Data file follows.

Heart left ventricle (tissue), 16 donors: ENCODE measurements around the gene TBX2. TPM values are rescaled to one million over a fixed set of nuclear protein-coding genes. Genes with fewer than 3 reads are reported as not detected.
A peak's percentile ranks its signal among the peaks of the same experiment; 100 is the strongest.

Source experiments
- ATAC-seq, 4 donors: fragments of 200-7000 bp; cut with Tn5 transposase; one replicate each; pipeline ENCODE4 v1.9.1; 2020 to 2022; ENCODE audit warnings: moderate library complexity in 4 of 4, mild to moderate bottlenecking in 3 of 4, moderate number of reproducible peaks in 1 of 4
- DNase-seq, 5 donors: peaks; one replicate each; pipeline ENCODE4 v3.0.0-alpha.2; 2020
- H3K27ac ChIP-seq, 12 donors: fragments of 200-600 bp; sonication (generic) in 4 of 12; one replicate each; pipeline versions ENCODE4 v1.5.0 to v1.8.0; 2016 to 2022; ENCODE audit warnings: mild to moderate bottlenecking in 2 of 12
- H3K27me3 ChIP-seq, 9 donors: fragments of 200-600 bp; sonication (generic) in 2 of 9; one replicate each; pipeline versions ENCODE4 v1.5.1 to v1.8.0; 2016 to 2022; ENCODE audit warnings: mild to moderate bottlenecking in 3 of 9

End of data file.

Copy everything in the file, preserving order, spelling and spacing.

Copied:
Heart left ventricle (tissue), 16 donors: ENCODE measurements around the gene TBX2. TPM values are rescaled to one million over a fixed set of nuclear protein-coding genes. Genes with fewer than 3 reads are reported as not detected.
A peak's percentile ranks its signal among the peaks of the same experiment; 100 is the strongest.

Source experiments
- ATAC-seq, 4 donors: fragments of 200-7000 bp; cut with Tn5 transposase; one replicate each; pipeline ENCODE4 v1.9.1; 2020 to 2022; ENCODE audit warnings: moderate library complexity in 4 of 4, mild to moderate bottlenecking in 3 of 4, moderate number of reproducible peaks in 1 of 4
- DNase-seq, 5 donors: peaks; one replicate each; pipeline ENCODE4 v3.0.0-alpha.2; 2020
- H3K27ac ChIP-seq, 12 donors: fragments of 200-600 bp; sonication (generic) in 4 of 12; one replicate each; pipeline versions ENCODE4 v1.5.0 to v1.8.0; 2016 to 2022; ENCODE audit warnings: mild to moderate bottlenecking in 2 of 12
- H3K27me3 ChIP-seq, 9 donors: fragments of 200-600 bp; sonication (generic) in 2 of 9; one replicate each; pipeline versions ENCODE4 v1.5.1 to v1.8.0; 2016 to 2022; ENCODE audit warnings: mild to moderate bottlenecking in 3 of 9